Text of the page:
The bacteria and microbes in your gut can affect your body and mental health, and engineering them promises new forms of treatment
The human body is a complex organism, made up of trillions of cells. But not all of them are human. About half of them are fungi, microbes and bacteria. Scientists are starting to understand how and why these communities — referred to as microbiomes — are crucial to the functioning of various body systems. We speak to three experts who study the gut microbiome: a gastroenterologist, a neuroscientist and a biological engineer. Their research considers how these microbiomes are important, what the relationship is between microbiomes and well being, and how synthetically engineered microorganisms promise new forms of therapies.
Featuring Chris Damman, a gastroenterologist and clinical associate professor at the University of Washington, Andrea Merchak, an incoming postdoctoral scholar at the University of Florida, who studies the gut biome as it affects and is affected by various conditions, and Tae Seok Moon, a biological engineer at Washington University at St. Louis, who looks at how synthetic biology can be employed within the gut.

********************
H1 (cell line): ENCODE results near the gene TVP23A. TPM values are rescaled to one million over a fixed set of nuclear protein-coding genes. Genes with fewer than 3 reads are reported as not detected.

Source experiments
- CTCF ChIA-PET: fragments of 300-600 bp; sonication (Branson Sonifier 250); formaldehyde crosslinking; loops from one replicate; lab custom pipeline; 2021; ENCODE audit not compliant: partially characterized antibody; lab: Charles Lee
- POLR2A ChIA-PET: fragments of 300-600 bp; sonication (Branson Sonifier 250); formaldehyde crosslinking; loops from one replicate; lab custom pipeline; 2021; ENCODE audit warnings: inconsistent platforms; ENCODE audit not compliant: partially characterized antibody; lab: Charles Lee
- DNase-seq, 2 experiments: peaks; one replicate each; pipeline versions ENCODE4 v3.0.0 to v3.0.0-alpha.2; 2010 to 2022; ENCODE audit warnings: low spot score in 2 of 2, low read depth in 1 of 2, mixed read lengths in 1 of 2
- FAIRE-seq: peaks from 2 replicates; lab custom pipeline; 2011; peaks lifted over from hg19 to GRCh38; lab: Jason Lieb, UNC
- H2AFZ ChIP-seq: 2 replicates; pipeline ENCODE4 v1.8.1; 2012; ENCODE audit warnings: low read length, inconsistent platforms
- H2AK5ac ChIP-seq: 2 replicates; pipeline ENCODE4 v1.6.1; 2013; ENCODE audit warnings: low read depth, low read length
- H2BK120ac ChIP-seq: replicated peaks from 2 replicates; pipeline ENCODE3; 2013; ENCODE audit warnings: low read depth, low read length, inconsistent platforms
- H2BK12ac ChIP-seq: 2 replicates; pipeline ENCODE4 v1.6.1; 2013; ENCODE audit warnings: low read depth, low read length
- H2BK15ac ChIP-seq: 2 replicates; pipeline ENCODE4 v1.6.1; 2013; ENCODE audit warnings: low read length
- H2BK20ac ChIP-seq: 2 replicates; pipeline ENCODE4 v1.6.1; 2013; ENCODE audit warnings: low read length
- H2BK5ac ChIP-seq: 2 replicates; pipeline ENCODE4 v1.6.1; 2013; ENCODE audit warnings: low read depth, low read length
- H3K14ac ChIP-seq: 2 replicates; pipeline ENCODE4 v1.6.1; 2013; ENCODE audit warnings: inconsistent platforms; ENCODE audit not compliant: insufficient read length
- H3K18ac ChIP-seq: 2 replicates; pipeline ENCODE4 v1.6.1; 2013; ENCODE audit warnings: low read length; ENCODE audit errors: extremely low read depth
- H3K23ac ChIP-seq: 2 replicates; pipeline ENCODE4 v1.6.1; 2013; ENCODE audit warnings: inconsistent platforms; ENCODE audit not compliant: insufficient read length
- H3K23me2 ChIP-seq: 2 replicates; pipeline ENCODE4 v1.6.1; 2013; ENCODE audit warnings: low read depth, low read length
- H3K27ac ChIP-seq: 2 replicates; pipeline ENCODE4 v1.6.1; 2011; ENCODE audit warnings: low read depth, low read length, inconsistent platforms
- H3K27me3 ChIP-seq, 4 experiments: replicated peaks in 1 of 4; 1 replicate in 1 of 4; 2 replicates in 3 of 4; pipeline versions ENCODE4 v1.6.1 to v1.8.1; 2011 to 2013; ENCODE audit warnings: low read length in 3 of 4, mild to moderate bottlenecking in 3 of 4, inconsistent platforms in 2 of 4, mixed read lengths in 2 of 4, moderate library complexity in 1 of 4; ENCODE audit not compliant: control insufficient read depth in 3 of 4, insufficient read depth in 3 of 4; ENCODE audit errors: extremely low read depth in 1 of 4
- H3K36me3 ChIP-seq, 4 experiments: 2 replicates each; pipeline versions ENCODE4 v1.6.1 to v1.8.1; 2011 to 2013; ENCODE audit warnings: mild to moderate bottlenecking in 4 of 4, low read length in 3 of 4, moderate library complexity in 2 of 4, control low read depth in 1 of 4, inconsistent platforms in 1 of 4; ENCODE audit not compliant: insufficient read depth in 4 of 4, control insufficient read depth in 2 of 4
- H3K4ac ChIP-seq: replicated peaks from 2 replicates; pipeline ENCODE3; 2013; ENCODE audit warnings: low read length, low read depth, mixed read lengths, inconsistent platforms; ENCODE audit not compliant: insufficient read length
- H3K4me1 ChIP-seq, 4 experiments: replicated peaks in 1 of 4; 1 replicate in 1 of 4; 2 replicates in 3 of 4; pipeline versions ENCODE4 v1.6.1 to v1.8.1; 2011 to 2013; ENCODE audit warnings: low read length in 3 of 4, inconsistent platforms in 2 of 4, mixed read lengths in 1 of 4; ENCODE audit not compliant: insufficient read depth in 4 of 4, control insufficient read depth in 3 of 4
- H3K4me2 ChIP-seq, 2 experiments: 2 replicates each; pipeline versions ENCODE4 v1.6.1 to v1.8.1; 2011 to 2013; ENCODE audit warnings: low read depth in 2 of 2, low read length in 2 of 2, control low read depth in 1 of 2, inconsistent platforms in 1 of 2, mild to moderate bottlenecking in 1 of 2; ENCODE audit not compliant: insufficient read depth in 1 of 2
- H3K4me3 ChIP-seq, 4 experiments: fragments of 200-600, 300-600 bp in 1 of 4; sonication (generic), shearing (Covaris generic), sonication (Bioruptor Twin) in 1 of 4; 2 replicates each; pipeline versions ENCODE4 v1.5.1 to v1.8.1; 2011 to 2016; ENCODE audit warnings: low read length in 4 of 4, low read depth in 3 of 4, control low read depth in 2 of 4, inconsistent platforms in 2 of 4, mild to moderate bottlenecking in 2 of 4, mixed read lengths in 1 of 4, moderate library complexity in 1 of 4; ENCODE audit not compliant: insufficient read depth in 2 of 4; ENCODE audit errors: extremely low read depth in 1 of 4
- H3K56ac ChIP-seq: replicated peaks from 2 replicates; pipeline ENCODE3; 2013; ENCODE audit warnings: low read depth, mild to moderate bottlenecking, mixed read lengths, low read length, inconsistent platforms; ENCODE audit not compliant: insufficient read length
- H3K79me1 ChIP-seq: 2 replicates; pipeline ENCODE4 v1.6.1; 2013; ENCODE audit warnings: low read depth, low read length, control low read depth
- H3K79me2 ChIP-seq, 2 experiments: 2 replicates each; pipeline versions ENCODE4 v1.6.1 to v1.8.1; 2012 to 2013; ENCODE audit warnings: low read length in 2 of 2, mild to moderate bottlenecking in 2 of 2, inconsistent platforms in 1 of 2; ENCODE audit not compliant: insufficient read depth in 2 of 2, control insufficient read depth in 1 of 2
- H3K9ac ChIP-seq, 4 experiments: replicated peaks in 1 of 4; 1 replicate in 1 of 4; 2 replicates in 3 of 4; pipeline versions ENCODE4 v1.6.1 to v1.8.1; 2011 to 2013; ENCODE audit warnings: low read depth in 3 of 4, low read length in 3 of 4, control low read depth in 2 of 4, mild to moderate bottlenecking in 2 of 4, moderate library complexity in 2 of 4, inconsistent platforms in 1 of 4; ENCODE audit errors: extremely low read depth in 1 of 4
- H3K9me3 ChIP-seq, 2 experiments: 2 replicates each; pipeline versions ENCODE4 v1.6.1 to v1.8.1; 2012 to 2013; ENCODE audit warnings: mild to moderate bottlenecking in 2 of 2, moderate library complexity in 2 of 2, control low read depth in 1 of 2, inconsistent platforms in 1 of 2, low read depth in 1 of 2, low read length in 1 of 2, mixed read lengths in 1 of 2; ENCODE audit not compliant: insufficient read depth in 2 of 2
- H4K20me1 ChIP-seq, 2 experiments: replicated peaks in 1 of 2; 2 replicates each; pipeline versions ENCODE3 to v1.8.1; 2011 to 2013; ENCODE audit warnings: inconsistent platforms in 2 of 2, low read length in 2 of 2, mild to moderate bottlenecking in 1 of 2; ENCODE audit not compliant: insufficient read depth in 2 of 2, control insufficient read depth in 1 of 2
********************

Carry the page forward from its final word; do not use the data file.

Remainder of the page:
This episode was written and produced by Mend Mariwany, who is also the show’s executive producer. With production assistance from Katie Flood. Eloise Stevens does our sound design, and our theme music is by Neeta Sarl. Full credits for this episode are available here. A transcript will be available soon. Sign up here for a free daily newsletter from The Conversation.
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